Enhance your yoga or meditation practice with nadi shodhana breath…
If you’ve been doing yoga for a while – especially any type of yoga that focuses on Pranayama or breath practices, you may have been introduced to nadi shodhana – or alternate nostril breathing. (The Sanskrit term “nadi” means “stream,” “channel,” or “flow,” while shodhana means “cleansing” or “purifying.”)
This type of breathwork is often done as a cleansing practice to help balance your energy, and is included in many different meditation and yoga practices – particularly Kundalini yoga and other types of yoga with a strong focus on breathing techniques.
The Benefits of Nadi Shodhana:
Besides cleansing and balancing your body’s energy channels, alternate nostril breathing is also believed to help to calm the mind, improve focus and clarity, reduce stress and anxiety, promote better sleep, and both relax and energize your bodily systems. Some studies have found that this breathing technique may also help to increase respiratory health and endurance, improve cardiovascular health, and regulate body temperature.
If you would like to improve your overall physical and mental health using one simple practice that you can do in just a few minutes a day, you may want to try adding nadi shodhana to your yoga or meditation practice. It’s ridiculously simple to do, and as noted above, can offer some great potential benefits to your life! Try it before bed, before meditation, during or after your yoga practice, or whenever you need to relax and connect to the present moment. For best results, do it twice a day, before eating, and with an empty bladder.
How to Do Alternate Nostril Breathing:
The name of the practice itself basically describes how to do it, but here’s a quick primer:
Find a seated position. You can move into Easy Pose, Lotus Pose, or simply rest on your heels. The point here is to be comfortable, so take whatever position works best for you. Take the time to make sure you are as comfortable as possible. Use a chair, blanket, wall, or any other supportive prop that you need. Sit with your spine extending up and your shoulders softening down your back. Do a check of your body, and let go of any tension that might be lingering.
Take a few moments to take a few deep inhalations and exhalations, releasing tension on each exhale. Ensure you are comfortable and free of any physical tension before moving on.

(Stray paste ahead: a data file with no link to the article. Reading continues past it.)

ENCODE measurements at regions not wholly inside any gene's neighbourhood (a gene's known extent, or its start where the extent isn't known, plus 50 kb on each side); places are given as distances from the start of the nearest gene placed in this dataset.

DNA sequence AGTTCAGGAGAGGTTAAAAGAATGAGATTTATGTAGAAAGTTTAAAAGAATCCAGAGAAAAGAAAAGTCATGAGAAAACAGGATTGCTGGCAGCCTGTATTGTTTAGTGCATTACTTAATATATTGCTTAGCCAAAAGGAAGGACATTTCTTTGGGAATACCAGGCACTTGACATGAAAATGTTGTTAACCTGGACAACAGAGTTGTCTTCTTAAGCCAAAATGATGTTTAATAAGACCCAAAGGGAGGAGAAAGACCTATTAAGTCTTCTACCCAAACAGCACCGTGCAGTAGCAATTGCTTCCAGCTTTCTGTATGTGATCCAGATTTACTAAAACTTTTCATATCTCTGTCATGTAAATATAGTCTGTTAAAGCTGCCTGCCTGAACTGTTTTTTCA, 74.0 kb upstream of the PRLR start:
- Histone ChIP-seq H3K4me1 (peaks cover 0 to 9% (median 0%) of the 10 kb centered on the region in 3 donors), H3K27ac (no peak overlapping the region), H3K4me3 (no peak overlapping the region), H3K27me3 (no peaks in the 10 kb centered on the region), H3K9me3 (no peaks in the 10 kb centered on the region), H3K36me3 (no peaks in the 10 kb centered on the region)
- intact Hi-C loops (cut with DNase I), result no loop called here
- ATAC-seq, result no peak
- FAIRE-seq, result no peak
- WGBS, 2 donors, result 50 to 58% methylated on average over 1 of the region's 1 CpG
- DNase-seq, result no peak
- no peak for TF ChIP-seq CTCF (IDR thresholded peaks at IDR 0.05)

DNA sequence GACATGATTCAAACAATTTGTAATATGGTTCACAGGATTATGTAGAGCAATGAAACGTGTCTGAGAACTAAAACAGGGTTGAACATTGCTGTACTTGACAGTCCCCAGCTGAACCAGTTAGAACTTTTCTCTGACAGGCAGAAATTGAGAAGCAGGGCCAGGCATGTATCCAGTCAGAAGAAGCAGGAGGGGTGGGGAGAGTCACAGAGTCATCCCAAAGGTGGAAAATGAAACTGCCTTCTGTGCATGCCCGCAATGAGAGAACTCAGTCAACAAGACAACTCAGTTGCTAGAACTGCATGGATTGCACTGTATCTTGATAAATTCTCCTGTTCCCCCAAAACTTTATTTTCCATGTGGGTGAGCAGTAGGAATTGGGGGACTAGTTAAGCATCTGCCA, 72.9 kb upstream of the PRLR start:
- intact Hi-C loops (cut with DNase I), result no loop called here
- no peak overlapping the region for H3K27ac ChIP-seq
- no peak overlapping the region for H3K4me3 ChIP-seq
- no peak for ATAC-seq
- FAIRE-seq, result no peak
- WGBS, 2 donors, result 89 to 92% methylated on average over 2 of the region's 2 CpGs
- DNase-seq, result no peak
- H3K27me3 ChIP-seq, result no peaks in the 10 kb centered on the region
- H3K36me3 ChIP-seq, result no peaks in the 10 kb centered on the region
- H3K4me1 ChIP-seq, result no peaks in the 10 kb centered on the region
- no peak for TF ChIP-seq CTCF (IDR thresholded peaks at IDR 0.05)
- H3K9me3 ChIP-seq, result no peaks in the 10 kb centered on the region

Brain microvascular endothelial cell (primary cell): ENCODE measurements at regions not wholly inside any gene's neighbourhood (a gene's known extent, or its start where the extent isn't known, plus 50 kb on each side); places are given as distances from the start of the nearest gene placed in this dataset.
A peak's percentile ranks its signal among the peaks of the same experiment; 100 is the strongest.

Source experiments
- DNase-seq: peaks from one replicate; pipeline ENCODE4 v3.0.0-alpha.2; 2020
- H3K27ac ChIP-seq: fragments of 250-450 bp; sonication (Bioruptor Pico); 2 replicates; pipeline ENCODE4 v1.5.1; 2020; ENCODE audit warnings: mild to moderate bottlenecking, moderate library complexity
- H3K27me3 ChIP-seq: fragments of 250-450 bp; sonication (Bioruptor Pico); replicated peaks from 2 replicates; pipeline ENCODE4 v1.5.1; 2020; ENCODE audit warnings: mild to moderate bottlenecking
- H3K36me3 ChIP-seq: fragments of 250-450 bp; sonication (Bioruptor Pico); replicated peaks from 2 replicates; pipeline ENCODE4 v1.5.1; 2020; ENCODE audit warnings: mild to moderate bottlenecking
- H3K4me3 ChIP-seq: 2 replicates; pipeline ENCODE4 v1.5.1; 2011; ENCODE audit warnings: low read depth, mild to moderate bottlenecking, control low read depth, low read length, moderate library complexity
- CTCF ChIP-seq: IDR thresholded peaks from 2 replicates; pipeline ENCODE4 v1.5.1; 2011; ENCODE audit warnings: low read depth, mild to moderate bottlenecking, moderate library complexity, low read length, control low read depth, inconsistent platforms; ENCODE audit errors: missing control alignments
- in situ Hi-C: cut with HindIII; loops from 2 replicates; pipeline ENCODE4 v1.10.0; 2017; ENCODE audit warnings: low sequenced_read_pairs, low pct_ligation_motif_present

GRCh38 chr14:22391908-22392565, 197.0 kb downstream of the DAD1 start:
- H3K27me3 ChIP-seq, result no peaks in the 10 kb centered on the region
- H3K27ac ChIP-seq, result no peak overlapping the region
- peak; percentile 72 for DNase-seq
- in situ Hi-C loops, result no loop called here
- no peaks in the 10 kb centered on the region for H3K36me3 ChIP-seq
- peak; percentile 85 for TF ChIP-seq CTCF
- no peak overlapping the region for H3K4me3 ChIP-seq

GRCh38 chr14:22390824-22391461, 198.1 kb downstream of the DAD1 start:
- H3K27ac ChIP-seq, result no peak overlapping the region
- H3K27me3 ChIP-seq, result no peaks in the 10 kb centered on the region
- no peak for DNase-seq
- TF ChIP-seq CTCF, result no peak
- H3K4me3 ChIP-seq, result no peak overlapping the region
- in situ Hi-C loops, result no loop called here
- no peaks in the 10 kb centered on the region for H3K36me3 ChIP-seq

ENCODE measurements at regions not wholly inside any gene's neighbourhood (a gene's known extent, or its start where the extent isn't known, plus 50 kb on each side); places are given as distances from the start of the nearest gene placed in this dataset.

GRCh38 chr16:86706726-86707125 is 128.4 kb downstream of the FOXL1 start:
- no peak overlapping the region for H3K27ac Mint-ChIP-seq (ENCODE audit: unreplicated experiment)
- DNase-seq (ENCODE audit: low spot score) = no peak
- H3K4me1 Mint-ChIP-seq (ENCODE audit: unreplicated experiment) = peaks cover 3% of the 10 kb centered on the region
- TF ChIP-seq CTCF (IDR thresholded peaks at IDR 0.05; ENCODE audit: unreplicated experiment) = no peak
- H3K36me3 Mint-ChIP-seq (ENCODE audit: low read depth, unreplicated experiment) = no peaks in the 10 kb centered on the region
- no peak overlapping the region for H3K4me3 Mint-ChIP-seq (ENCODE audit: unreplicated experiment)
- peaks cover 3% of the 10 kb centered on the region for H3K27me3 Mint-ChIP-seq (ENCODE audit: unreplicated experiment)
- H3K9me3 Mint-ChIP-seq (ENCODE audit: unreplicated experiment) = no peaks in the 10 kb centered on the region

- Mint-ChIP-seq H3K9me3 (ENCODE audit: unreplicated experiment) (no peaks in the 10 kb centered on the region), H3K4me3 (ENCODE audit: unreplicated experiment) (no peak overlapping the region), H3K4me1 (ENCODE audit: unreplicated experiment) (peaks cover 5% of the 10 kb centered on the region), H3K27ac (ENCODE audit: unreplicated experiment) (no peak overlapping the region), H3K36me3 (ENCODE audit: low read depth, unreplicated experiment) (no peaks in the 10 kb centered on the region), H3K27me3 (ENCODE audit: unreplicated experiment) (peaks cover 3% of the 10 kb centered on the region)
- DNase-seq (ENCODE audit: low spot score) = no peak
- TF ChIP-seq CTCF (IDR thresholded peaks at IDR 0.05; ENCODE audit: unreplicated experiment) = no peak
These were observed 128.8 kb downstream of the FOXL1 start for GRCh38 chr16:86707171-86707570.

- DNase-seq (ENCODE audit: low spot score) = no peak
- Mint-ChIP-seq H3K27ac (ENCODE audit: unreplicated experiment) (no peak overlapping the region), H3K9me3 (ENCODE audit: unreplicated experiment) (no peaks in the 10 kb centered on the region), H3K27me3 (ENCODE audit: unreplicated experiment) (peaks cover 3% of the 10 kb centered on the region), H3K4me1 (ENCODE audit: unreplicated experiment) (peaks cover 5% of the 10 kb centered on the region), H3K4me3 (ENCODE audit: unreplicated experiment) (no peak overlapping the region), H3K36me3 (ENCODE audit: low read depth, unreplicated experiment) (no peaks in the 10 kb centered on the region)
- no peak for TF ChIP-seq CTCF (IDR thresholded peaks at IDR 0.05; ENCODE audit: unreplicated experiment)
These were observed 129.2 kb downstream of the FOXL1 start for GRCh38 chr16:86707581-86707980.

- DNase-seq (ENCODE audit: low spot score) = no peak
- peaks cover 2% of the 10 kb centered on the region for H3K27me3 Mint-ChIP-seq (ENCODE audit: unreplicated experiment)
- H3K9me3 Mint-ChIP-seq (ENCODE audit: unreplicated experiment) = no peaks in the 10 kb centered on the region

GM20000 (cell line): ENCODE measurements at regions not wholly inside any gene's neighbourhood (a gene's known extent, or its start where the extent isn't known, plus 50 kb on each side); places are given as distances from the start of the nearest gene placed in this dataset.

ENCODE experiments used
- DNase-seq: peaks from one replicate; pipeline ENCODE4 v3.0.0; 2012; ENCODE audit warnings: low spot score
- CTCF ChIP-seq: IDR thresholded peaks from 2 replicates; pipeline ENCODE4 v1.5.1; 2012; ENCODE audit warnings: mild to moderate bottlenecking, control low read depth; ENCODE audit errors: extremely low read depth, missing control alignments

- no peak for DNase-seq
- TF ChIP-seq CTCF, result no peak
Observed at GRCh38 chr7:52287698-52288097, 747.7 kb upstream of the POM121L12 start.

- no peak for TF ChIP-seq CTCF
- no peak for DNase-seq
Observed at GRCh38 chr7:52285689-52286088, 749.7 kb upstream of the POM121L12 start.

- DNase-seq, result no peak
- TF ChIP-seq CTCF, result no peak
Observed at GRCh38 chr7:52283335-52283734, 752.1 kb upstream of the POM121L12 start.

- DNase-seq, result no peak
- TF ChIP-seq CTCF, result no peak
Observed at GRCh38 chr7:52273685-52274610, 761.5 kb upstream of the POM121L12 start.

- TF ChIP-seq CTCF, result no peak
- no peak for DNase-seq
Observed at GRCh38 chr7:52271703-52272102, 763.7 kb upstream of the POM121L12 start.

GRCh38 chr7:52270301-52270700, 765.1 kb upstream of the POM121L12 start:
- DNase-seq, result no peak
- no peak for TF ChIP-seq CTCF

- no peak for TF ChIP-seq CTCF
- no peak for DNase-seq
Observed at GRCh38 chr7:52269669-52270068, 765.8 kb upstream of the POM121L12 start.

Once you are comfortable, you can begin nadi shodhana. Using your right hand, place your thumb on the outside of your right nostril to close it. Inhale slowly through the left nostril. At the top of your inhale, place your ring finger on the outside of your left nostril to close it. Pause for a moment, and then take your thumb off your right nostril. Exhale through your right nostril.
After your exhalation, inhale slowly through your right nostril, with your left nostril still blocked with your ring finger. At the top of this inhalation, close your right nostril with your thumb. Pause for a moment, and then take your ring finger off your left nostril to exhale through your left nostril. Again, inhale on the left, and then move on to the right.
Repeat this pattern between five to ten times. Once you are finished with the practice, release your right hand to your knee, and return to a normal breathing pattern.
While practicing nadi shodhana is generally safe for most people, there are a few instances where you may wish to use caution or consult your doctor before practicing this technique:
…You may want to take a step away from the practice if you have a severe headache, have a fever, or have a seizure disorder. Those with high blood pressure, asthma, or any lung or heart issues may want to consult with a doctor before implementing the practice into their routine.
If you are dealing with a cold or your nasal passages are blocked in any way, you will need to wait until they clear up. If you are extremely tired or overly restless, you may want to take other steps to calm down before your practice. During the practice, if you feel lightheaded, dizzy, or nauseous, cease immediately and return to normal breathing.
Learn more about nadi shodhana at YogaPractice.com…